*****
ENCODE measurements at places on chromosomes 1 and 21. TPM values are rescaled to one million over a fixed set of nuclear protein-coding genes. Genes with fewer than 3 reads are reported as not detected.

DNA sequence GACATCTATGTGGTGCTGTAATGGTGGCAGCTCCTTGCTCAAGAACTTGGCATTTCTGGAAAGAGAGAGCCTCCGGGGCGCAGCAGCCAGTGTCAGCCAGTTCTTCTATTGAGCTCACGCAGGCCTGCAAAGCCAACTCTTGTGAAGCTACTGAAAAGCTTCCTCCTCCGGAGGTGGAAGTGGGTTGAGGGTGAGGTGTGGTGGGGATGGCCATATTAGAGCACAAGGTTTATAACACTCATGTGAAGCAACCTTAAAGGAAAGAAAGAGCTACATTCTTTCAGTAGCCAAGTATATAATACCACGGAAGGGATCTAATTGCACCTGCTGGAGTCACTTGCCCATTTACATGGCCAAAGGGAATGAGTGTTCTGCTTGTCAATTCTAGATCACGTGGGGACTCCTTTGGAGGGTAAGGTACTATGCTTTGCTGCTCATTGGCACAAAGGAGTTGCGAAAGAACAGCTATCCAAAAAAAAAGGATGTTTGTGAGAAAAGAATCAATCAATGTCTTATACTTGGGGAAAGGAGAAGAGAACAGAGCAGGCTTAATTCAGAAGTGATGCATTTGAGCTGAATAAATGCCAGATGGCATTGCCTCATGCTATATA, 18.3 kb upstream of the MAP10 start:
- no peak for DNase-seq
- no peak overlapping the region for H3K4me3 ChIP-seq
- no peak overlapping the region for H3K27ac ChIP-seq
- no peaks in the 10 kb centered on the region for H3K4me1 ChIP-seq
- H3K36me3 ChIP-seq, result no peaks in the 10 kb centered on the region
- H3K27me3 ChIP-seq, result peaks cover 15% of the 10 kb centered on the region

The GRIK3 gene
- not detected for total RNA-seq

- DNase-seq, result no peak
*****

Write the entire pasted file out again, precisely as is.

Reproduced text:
ENCODE measurements at places on chromosomes 1 and 21. TPM values are rescaled to one million over a fixed set of nuclear protein-coding genes. Genes with fewer than 3 reads are reported as not detected.

DNA sequence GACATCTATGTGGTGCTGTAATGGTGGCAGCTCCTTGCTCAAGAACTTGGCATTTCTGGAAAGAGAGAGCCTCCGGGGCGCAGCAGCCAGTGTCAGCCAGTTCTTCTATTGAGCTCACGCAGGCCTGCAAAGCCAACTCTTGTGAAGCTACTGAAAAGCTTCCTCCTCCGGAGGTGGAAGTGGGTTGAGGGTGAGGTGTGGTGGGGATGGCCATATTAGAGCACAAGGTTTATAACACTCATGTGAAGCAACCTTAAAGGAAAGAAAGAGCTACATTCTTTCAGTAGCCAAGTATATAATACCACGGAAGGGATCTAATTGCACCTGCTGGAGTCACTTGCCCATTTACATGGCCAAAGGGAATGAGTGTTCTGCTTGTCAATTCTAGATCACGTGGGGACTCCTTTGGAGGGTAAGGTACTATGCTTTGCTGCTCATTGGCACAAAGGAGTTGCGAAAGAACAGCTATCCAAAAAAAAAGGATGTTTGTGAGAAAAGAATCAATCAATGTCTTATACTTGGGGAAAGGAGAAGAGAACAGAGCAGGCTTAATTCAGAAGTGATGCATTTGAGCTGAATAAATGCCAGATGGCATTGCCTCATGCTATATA, 18.3 kb upstream of the MAP10 start:
- no peak for DNase-seq
- no peak overlapping the region for H3K4me3 ChIP-seq
- no peak overlapping the region for H3K27ac ChIP-seq
- no peaks in the 10 kb centered on the region for H3K4me1 ChIP-seq
- H3K36me3 ChIP-seq, result no peaks in the 10 kb centered on the region
- H3K27me3 ChIP-seq, result peaks cover 15% of the 10 kb centered on the region

The GRIK3 gene
- not detected for total RNA-seq

- DNase-seq, result no peak